Surgical Services for Horses
Our board-certified equine surgeon in Mount Vernon offers a variety of equine surgeries including arthroscopy, laparoscopy, soft tissue, and reproductive.
Most large animal surgeries are easier to perform on standing, awake patients and are typically to repair lacerations and injuries sustained through trauma.
We practice the most stringent surgical protocols and believe that it is in the patient’s best interest to use a standing procedure whenever possible to limit the risk of complications from anesthesia.
What to Expect With Equine Surgery
We always keep you fully informed about why we are recommending a surgical procedure. the length of recovery, and any post-operative care your horse will need at home.
Surgical Procedures at Northwest Veterinary Clinic of Mount Vernon
We perform medical and emergency surgeries to help treat disease and conditions in horses or to repair injuries sustained through trauma.
Our Mount Vernon vets routinely perform the following elective and non-elective surgeries:
- Soft Tissue Surgery
Soft tissue surgery includes surgery of the abdomen, urogenital tract, respiratory tract, mouth, and skin.
Respiratory operations is the most common soft tissue surgery that we perform. Our vets can assess your horse's condition and offer surgical solutions if it is in the best interest of your horse.
Our board-certified equine vet is available during our clinic hours to carry out corrective surgery and intensive post-operative care which is vital for survival.
- Reproductive Surgery
A full range of reproductive surgical procedures can be carried out either at your farm through our ambulatory services, or for more complex procedures, by our specialist surgeons at our hospital. These include:
Mares: Caesarean section and other reproductive surgical emergencies are available along with the removal of endometrial cysts. Urogenital surgery, including Caslick's operation and other perineal surgery, ovariectomy, removal of granulosa cell tumors, ovarian hematoma, abscess or cysts, repair of uterine torsion, correction of foaling injuries, and removal of bladder stones.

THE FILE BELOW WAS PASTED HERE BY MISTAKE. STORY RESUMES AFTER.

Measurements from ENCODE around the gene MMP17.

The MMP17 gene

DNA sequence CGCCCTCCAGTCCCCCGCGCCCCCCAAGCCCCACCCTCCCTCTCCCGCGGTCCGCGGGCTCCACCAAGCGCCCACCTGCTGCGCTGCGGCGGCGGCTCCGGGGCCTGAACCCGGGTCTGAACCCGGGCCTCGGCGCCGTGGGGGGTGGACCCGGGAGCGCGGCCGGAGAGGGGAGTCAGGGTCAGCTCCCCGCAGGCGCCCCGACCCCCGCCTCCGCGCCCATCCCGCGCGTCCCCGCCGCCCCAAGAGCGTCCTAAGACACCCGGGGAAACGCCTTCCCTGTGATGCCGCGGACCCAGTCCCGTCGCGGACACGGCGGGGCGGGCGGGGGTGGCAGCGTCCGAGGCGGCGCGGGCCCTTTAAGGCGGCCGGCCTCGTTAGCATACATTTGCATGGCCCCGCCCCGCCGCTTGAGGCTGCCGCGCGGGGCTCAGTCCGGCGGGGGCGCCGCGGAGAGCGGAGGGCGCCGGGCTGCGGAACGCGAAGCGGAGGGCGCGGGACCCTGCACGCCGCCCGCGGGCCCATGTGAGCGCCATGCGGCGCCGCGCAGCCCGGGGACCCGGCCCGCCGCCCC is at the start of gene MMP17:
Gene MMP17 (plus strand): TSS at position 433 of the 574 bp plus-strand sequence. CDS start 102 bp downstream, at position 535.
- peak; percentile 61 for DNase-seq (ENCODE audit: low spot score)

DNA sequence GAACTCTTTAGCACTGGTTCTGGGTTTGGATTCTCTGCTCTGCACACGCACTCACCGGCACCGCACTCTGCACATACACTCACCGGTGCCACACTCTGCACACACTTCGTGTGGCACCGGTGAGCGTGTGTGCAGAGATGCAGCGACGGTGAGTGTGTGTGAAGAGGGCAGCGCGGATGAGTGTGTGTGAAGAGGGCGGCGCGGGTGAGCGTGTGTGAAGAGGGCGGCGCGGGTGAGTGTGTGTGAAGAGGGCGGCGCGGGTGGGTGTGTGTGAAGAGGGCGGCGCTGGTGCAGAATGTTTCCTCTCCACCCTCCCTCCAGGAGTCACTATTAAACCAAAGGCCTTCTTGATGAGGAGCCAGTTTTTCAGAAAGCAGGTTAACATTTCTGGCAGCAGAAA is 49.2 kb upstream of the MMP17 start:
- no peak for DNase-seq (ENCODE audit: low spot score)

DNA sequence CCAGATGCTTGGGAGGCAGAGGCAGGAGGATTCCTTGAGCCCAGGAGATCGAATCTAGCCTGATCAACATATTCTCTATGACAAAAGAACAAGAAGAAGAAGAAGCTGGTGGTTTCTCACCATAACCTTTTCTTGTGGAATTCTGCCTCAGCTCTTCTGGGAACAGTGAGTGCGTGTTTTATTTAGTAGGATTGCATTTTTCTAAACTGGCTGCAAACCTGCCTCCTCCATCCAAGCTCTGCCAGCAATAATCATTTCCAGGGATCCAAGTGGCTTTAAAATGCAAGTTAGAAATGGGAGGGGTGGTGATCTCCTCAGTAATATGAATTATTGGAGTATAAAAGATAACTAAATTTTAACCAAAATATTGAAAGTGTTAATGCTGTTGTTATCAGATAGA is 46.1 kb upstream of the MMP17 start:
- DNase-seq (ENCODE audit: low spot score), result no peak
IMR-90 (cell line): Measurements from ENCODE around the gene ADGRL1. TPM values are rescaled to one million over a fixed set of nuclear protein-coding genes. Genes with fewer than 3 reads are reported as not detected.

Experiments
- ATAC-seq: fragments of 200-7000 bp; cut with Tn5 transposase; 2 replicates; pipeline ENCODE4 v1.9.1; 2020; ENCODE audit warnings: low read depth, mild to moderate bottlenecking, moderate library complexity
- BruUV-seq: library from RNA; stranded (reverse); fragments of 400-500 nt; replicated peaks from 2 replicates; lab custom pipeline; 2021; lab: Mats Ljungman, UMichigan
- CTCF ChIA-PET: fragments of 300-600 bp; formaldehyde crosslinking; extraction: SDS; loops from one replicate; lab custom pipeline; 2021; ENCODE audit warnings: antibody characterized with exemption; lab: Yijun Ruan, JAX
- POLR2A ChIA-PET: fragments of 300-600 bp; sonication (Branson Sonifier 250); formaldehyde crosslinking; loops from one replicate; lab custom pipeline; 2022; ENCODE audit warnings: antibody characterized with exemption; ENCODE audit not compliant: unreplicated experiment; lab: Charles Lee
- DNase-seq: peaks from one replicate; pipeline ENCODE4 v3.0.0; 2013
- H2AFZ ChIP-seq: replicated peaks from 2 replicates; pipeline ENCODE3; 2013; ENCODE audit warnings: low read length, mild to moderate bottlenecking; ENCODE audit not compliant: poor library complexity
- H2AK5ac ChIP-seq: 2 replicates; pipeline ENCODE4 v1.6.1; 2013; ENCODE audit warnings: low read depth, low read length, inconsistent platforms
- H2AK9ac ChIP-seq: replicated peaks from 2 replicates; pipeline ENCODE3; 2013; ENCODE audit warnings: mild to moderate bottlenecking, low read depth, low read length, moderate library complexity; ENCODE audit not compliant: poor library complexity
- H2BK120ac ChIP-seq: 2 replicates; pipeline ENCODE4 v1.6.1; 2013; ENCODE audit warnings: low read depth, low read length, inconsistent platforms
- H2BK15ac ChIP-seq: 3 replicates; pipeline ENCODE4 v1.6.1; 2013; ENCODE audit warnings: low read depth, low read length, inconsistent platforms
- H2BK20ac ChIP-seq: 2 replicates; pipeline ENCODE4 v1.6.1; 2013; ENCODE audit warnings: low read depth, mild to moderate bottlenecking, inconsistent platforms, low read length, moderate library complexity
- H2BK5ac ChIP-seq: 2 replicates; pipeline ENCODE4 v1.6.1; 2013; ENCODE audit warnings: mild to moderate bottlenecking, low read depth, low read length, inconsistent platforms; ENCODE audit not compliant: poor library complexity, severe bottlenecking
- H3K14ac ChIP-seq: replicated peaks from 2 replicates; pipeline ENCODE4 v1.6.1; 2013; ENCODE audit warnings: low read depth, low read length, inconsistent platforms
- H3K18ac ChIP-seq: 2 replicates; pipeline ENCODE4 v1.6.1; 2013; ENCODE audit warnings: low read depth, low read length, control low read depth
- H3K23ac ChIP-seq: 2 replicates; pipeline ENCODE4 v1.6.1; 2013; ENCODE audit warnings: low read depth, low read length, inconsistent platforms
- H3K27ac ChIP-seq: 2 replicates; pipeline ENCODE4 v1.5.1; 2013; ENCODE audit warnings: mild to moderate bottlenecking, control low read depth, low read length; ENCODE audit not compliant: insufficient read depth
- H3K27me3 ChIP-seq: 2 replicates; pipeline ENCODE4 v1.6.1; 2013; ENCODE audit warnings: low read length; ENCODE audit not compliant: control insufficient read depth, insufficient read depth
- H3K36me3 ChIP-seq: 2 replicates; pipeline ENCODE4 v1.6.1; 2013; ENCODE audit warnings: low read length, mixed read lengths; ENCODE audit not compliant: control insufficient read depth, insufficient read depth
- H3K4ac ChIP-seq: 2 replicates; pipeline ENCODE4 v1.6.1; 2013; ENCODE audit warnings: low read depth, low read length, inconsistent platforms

Colts/Stallions: We perform castration and correction of inguinal hernias. We also offer urogenital surgery, including cryptorchid surgery (removal of retained testicle), removal of penile or testicle tumors, amputation of penis, and removal of bladder stones.
Arthroscopy is a technique used by equine surgeons to evaluate and treat diseases within joints. Similar techniques are also used to evaluate and treat diseases within tendon sheaths and bursae.
A narrow, rigid instrument called an endoscope is placed through a small incision to examine the inside of a joint, tendon sheath, or bursa. The image is then transmitted to a camera for viewing on a monitor. Specially designed surgical instruments are passed through separate small incisions to assist in the treatment of disease within these structures.
Endoscopic surgery of the abdomen and thorax can be very useful in horses for a variety of different problems. It allows visualization and treatment of parts of the abdomen (laparoscopy) and thorax (thoracoscopy) which can be difficult to reach using other forms of surgery and has the significant advantages of being able to be performed with the horse standing and with minimal incisions.
Wounds occur when living tissue has been cut, broken, burnt, torn, or otherwise damaged.
These wounds must be cleaned, disinfected, and appropriately cared for by a qualified veterinarian as soon as possible.
The Surgery Process
We understand that the prospect of equine surgery can be frightening. Please be assured that we recommend surgery only when it is in your horse's best interests.
Our board-certified equine surgeon and our team are specially trained to handle the complicated needs of equine surgery. You can trust that we will do everything we can to make the process safe and comfortable for your horse.
Standing vs. Traditional Surgery
Most large animal surgeries are performed on standing, awake patients and are typically to repair traumatic injuries, such as lacerations. Other common procedures are castration, reproductive surgery, endoscopic surgery of the upper respiratory tract, and minor hoof and lower leg procedures.
Recovery from general anesthesia is the single largest risk for horses after surgery, and standing surgery avoids most of those risks. Also, some surgical procedures are easier to perform on a standing patient. It is in the patient’s best interest to use a standing procedure whenever possible.
There are certain cases where standing surgery simply cannot be performed. Our veterinary team has extensive experience with equine surgery and will do everything they can to reduce risks.